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Current Colorectal Cancer Reports

, Volume 13, Issue 6, pp 440–454 | Cite as

Dietary Patterns and Colorectal Cancer Risk: a Review of 17 Years of Evidence (2000–2016)

  • Fred K. TabungEmail author
  • Lisa S. Brown
  • Teresa T. Fung
Nutrition and Nutritional Interventions in Colorectal Cancer (K Wu, Section Editor)
Part of the following topical collections:
  1. Topical Collection on Nutrition and Nutritional Interventions in Colorectal Cancer

Abstract

Purpose of Review

Colorectal cancer (CRC) is a global public health problem, with an estimated 1.4 million cases diagnosed worldwide in 2012. Evidence suggests that diet may be important for primary prevention.

Recent Findings

The 2017 WCRF/AICR Continuous Update Project on colorectal cancer concluded that there is convincing evidence linking several individual dietary factors with CRC risk but the evidence for dietary patterns was limited and inconclusive. In addition, previous reviews and meta-analyses have not critically synthesized various dietary patterns. This review synthesized data from dietary patterns studies over a 17-year period from 2000 to 2016.

Summary

We included 49 studies (28 cohort and 21 case-control) that examined the association of index-based and empirically derived dietary patterns and CRC risk. A synthesis of food group components comprising the different index-based and empirically derived patterns revealed two distinct dietary patterns associated with CRC risk. A “healthy” pattern, generally characterized by high intake of fruits and vegetables, whole grains, nuts and legumes, fish and other seafood, milk, and other dairy products, was associated with lower CRC risk. In contrast, the “unhealthy” pattern, characterized by high intakes of red meat, processed meat, sugar-sweetened beverages, refined grains, desserts, and potatoes was associated with higher CRC risk. It is notable that the number of food groups, the intake quantity, and the exact types of foods in each food group differed between populations, yet the two dietary patterns remained consistent across regions, especially in empirically derived patterns, an indication of the high reproducibility of these patterns. However, findings for CRC risk in both index-based and empirically derived patterns, differed by sex, with stronger associations among men than women; study design, a higher proportion of case-control studies reported significant findings compared to prospective studies. Consuming a dietary pattern high in fruits and vegetables and low in meats and sweets is protective against CRC risk. However, important questions remain about the mechanisms underlying differences by sex; life-course timing of exposure to dietary patterns; interaction of dietary patterns with the microbiome or with lifestyle factors including physical activity; and elucidation of subsite differences.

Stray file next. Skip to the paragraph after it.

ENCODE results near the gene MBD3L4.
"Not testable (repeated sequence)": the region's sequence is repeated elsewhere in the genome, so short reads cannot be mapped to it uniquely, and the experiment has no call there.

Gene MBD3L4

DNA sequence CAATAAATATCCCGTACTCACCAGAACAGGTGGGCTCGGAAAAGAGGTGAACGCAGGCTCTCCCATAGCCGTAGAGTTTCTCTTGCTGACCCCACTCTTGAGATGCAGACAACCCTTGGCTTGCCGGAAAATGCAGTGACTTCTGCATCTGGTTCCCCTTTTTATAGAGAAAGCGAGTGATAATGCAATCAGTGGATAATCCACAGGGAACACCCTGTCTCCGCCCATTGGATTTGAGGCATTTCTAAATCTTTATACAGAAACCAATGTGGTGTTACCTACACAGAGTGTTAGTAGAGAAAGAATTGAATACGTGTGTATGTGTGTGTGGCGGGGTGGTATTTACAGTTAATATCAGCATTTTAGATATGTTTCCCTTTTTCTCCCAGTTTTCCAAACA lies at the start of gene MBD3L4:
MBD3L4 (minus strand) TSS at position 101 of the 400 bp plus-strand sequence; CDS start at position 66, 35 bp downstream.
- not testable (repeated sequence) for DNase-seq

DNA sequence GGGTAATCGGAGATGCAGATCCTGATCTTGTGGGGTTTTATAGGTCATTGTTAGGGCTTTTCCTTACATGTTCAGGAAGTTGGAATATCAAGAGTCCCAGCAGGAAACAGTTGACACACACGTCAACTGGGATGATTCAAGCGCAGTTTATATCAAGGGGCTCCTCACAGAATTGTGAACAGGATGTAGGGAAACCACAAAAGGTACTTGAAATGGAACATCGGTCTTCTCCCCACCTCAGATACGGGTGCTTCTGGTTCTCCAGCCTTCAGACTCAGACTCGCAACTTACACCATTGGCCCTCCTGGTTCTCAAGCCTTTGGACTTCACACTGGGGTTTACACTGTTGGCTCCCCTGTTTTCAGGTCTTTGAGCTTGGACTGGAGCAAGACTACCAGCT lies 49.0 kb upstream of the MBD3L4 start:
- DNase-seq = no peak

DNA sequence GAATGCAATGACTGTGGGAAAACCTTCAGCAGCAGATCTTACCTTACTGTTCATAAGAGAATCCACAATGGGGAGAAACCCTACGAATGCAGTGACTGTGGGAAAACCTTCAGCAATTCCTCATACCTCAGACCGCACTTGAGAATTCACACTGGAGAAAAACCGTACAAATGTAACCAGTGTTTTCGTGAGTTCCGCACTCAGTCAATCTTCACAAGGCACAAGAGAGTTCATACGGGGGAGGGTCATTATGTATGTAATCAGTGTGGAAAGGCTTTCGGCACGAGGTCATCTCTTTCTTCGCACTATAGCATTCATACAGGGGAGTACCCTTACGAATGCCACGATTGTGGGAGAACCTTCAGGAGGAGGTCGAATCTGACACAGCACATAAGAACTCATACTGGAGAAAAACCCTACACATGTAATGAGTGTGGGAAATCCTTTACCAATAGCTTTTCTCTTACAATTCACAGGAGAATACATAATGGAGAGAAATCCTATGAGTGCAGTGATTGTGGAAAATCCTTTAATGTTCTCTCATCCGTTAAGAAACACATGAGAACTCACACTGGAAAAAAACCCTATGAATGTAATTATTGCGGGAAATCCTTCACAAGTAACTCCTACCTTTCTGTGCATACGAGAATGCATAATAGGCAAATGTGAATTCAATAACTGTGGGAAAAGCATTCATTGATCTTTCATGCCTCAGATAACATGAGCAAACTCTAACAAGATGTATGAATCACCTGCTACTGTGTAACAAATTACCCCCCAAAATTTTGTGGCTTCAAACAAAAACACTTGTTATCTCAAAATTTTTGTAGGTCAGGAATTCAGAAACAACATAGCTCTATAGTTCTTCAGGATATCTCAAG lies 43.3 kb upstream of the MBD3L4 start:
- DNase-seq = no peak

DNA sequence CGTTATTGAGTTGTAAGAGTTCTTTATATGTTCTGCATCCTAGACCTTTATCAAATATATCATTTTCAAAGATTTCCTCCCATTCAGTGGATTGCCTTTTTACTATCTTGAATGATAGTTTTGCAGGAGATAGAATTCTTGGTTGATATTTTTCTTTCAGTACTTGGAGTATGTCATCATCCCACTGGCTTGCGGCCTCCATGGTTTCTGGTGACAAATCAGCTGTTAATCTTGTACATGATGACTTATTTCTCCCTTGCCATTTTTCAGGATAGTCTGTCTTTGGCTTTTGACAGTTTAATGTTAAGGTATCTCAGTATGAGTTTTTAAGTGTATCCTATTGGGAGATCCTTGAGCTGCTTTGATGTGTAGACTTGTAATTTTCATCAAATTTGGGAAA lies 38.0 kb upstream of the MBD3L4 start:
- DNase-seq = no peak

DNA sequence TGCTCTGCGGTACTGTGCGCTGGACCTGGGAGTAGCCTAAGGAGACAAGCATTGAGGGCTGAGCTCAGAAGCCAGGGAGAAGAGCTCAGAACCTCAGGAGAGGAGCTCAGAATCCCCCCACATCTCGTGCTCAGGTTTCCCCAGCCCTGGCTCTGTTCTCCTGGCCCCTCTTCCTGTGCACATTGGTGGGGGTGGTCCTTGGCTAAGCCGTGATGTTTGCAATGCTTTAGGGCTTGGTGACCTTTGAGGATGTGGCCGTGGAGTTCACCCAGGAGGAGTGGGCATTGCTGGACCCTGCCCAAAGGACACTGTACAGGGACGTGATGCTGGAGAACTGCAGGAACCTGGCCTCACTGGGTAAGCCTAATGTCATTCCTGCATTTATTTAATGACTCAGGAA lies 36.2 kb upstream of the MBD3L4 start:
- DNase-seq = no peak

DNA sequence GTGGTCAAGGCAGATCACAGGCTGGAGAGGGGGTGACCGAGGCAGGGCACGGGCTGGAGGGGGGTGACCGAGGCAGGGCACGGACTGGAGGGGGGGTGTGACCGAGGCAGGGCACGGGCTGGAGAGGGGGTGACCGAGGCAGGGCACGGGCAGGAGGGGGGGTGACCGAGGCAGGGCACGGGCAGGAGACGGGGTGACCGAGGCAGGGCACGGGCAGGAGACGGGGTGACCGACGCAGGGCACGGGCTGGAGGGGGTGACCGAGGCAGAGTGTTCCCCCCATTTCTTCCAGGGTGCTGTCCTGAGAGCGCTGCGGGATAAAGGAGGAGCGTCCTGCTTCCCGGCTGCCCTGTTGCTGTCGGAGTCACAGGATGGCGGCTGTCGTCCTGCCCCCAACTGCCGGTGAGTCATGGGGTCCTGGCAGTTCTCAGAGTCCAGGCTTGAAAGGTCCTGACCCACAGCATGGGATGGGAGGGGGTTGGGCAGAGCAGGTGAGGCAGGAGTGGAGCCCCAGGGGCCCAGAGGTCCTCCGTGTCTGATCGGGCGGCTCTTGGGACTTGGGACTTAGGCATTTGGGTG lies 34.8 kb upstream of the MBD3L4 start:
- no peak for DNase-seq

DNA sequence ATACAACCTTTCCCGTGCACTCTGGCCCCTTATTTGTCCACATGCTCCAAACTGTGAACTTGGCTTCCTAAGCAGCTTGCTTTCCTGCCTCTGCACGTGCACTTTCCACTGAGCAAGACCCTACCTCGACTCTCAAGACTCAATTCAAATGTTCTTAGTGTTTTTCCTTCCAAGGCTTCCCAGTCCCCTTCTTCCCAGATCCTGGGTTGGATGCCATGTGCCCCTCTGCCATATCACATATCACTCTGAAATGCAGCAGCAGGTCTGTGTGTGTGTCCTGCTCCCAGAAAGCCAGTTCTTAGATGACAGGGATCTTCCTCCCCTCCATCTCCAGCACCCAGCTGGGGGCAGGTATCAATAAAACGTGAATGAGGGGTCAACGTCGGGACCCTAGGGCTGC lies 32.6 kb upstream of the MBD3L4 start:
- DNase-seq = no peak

Keywords

Colorectal cancer Dietary patterns Dietary quality Dietary indices 

Abbreviations

AHEI

Alternative healthy eating index

BMI

Body mass index (kg/m2)

DASH

Dietary approaches to stop hypertension

DII

Dietary inflammatory index

FFQ

Food frequency questionnaire

HEI

Healthy eating index

PCA

Principal components analysis

WCRF/AICR

World Cancer Research Fund/American Institute for Cancer Research

Notes

Compliance with Ethical Standards

Conflict of Interest

Fred K. Tabung, Lisa S. Brown, and Teresa T. Fung declare they have no conflict of interest.

Human and Animal Rights and Informed Consent

This article does not contain any studies with human or animal subjects performed by any of the authors.

Support

Dr. Fred K. Tabung was supported by National Institutes of Health (NIH) grant no. K99CA207736.

Supplementary material

11888_2017_390_MOESM1_ESM.docx (54 kb)
Supplemental Table 1 (DOCX 53 kb)
11888_2017_390_MOESM2_ESM.docx (57 kb)
Supplemental Table 2 (DOCX 57 kb)

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Copyright information

© Springer Science+Business Media, LLC 2017

Authors and Affiliations

  • Fred K. Tabung
    • 1
    • 2
    Email author
  • Lisa S. Brown
    • 3
  • Teresa T. Fung
    • 1
    • 3
  1. 1.Department of NutritionHarvard T.H. Chan School of Public HealthBostonUSA
  2. 2.Department of EpidemiologyHarvard T.H. Chan School of Public HealthBostonUSA
  3. 3.Department of NutritionSimmons CollegeBostonUSA

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